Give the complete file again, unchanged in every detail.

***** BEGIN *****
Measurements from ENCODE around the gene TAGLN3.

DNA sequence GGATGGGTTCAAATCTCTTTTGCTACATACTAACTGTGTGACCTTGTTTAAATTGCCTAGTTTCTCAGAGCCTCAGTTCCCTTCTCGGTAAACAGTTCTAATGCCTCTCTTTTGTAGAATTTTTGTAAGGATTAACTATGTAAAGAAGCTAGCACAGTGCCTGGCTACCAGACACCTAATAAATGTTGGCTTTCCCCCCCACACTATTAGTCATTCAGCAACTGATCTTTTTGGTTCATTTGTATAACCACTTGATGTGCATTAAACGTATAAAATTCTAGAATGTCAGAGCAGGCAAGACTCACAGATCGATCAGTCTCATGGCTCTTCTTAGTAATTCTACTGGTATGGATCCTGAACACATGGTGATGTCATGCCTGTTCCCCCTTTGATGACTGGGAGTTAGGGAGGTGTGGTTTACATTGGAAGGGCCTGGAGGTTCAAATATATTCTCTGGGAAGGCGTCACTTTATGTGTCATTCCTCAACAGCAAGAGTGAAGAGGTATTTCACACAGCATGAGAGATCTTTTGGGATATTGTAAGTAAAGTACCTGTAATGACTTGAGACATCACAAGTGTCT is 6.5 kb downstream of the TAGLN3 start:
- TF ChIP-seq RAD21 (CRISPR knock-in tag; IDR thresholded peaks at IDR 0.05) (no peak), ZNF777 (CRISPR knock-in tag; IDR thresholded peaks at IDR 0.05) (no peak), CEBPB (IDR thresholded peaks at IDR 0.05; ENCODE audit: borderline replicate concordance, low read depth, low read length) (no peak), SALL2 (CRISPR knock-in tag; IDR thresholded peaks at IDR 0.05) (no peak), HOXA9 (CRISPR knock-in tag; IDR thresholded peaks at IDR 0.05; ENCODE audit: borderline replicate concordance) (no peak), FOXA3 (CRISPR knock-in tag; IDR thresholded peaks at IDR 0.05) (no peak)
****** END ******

Measurements from ENCODE around the gene TAGLN3.

DNA sequence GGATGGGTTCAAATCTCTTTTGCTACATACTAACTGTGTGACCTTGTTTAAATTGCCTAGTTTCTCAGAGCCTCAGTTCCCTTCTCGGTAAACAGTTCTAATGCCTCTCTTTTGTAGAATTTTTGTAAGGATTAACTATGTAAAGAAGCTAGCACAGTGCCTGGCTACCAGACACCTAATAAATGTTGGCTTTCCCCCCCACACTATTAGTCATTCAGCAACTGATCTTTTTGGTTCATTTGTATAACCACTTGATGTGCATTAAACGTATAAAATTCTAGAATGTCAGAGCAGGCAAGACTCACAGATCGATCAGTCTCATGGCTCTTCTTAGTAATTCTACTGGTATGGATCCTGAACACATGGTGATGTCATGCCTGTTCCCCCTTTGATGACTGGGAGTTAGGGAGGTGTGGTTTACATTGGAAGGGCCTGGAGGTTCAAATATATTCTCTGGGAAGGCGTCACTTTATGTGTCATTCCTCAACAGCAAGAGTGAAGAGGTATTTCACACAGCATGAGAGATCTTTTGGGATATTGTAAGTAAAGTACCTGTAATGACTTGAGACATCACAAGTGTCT is 6.5 kb downstream of the TAGLN3 start:
- TF ChIP-seq RAD21 (CRISPR knock-in tag; IDR thresholded peaks at IDR 0.05) (no peak), ZNF777 (CRISPR knock-in tag; IDR thresholded peaks at IDR 0.05) (no peak), CEBPB (IDR thresholded peaks at IDR 0.05; ENCODE audit: borderline replicate concordance, low read depth, low read length) (no peak), SALL2 (CRISPR knock-in tag; IDR thresholded peaks at IDR 0.05) (no peak), HOXA9 (CRISPR knock-in tag; IDR thresholded peaks at IDR 0.05; ENCODE audit: borderline replicate concordance) (no peak), FOXA3 (CRISPR knock-in tag; IDR thresholded peaks at IDR 0.05) (no peak)